In the digital world, we can present ourselves pretty much how we like — and change those identities very quickly. Some luxury brands have already spotted the opportunity this presents: Balenciaga, for example, has developed a virtual fashion collection in Fortnite — players can showcase their affiliation to the brand community by buying branded virtual clothes or “skins” for their avatars. Burberry is experimenting with in-game NFTs to offer skins to virtual avatars such as their limited edition, limited quantity character named Sharky B in the multiplayer game Blankos Block Party.
Trading Platform DMarket estimates the market for digital skins and in-game purchases to be around $40 billion per year. Establishing a global intra-operability across ecosystems that allows items to be worn and exchanged on different platforms will only enhance consumers’ ability to project their identities and status, increasing the value of the digital products that enable this.
It’s not just gaming. Online communities such as the Bored Ape Yacht Club or Pudgy Penguins are becoming popular among digital collectors. Membership of the community is obtained through purchase of an NFT linked to an image (for example, a picture of a bored ape or a pudgy penguin), and the tokens serve as an entry ticket for access to collectible digital goods and services. According to the Chainalysis 2021 NFT Market Report, membership tokens for these communities have been the most popular NFTs in 2021. In August, for example, Mutant Ape Yacht Club developer Yuga Labs sold 10,000 membership NFTs in just one hour, generating a transaction value of $96 million.
What’s more, the virtual goods and services sold in games and communities are often individually very expensive — bringing us to another key luxury ingredient.
In December 2021, one of four exclusive NFT items was just sold on Mutant Ape Yacht Club for $3.6 million. Brands have already taken notice. Dolce & Gabbana’s recent sale of nine NFTs for $5.7 million is just one example that highlights the potential. Karl Lagerfeld’s limited edition with 77 digital pieces for €177 sold out on the platform The Dematerialized after just 33 seconds. In 2020, the digital fashion company RTFKT, now owned by Nike, has partnered with artist Fewocious to launch three sneaker designs priced between $3,000 and $10,000. More than 600 pairs were sold in seven minutes.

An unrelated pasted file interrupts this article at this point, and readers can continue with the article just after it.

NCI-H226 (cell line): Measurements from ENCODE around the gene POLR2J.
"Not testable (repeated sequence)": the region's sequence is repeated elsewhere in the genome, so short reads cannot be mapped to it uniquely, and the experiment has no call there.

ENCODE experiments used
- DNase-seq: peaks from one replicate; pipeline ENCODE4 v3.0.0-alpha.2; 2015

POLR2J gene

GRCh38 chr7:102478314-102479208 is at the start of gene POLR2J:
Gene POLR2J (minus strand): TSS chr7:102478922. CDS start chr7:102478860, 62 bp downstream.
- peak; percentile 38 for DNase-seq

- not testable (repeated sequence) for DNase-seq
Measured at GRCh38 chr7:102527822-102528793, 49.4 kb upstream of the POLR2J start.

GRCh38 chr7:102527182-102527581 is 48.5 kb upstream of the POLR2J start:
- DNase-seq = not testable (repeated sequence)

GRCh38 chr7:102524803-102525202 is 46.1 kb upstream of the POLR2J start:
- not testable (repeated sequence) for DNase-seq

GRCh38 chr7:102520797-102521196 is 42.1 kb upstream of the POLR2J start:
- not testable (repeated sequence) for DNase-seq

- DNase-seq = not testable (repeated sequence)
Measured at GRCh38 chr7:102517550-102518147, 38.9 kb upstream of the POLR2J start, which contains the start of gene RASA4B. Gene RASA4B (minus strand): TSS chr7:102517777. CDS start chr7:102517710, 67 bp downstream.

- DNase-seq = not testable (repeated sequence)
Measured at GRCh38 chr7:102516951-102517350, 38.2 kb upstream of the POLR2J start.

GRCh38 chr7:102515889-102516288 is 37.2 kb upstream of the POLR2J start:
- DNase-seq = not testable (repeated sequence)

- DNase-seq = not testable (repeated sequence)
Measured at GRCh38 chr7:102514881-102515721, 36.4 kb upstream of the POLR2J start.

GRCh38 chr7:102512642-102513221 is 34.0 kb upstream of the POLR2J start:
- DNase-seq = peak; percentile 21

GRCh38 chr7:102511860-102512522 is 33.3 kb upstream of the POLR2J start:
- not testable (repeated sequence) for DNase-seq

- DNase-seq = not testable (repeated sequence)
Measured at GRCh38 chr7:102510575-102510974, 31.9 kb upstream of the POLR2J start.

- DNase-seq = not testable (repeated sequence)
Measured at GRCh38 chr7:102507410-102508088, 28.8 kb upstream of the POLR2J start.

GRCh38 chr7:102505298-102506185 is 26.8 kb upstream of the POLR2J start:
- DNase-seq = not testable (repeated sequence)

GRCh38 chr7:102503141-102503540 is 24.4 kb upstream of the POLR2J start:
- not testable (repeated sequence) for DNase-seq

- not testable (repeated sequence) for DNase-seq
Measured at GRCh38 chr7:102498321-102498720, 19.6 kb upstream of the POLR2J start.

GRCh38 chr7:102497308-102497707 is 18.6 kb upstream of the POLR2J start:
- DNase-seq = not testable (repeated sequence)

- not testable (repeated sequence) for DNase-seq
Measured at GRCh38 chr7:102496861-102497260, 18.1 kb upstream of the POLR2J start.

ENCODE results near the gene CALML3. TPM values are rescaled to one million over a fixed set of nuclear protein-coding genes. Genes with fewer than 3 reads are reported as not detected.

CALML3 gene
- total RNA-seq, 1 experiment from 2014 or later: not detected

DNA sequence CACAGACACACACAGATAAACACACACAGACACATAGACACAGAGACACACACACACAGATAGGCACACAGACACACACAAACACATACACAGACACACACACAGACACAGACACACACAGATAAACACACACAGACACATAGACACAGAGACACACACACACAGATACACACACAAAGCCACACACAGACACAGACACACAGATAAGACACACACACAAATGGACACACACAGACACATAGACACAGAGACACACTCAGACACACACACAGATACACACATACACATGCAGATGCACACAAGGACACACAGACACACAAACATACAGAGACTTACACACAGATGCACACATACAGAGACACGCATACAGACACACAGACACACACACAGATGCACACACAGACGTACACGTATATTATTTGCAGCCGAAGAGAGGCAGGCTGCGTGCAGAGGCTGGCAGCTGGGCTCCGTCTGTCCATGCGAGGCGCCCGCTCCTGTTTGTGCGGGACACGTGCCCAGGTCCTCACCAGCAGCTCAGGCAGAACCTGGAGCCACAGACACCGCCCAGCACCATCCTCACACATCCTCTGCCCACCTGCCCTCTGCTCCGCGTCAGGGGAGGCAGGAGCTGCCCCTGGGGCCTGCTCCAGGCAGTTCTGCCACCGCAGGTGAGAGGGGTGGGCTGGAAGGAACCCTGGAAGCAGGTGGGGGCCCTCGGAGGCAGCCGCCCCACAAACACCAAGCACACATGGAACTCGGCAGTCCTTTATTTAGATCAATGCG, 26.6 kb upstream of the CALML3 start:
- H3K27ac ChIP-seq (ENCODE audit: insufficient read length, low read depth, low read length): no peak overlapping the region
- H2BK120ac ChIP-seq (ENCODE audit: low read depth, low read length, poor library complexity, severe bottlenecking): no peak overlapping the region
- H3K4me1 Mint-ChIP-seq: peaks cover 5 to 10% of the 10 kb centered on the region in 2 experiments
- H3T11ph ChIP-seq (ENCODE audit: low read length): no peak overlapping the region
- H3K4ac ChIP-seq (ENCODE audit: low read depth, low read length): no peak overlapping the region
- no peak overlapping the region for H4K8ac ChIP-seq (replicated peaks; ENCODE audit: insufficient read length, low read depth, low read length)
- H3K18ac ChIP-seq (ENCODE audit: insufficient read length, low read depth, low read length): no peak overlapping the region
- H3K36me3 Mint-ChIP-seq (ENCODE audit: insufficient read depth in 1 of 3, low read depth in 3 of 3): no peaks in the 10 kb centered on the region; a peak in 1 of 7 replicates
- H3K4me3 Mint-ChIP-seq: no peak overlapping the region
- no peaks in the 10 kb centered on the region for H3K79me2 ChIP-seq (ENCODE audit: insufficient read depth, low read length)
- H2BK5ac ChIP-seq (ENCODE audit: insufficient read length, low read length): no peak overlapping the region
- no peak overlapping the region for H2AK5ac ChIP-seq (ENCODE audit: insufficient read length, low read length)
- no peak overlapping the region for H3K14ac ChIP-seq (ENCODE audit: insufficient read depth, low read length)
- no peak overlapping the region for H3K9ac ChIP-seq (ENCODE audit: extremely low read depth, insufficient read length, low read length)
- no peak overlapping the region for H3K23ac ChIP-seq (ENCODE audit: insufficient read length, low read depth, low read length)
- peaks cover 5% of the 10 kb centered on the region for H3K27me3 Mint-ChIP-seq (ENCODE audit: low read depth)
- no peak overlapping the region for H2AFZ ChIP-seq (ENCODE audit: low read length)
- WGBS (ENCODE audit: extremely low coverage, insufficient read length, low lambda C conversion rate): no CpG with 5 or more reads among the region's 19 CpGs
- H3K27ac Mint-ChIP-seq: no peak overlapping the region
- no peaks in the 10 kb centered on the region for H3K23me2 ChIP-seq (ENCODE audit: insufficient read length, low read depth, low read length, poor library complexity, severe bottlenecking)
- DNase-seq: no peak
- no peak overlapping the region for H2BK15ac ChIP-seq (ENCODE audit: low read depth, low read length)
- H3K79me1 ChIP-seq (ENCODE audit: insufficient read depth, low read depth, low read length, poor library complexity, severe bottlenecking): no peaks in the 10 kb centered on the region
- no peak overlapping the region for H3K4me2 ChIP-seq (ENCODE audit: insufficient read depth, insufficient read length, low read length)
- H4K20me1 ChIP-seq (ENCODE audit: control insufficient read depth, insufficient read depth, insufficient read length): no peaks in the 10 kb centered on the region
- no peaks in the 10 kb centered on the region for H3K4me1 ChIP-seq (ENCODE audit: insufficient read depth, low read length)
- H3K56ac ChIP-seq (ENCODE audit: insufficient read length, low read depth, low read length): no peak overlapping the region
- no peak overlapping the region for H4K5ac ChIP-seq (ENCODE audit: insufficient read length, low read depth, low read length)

In fact, some consumers are willing to pay even more for digital products than their physical counterparts. Recently, the limited-edition digital version of a Gucci Dionysus handbag, sold for just $4.75 in Roblox, fetched $4,000 in the secondary market — more than the price for the physical version of the bag. The sneakers by RTFKT traded at double their prices weeks after their launch. This opportunity is attractive. Unlike in the physical world, the digital traceability of transactions makes it possible for brands to get a share of each future resale, opening a new route to ongoing profits. Balenciaga has even created its own business division dedicated to virtual goods in the metaverse. The margins for virtual products are also high, as the cost is much lower for digital than for physical products. In addition, there is no cost to the unsold inventory.
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The companies described here are expanding what it means for a product to be rare, exclusive, and expensive — and the opportunities for creating consumer and business value are only likely to increase, for what these luxury trailblazers are learning will inevitably create new kinds of products and services inside and outside the sector.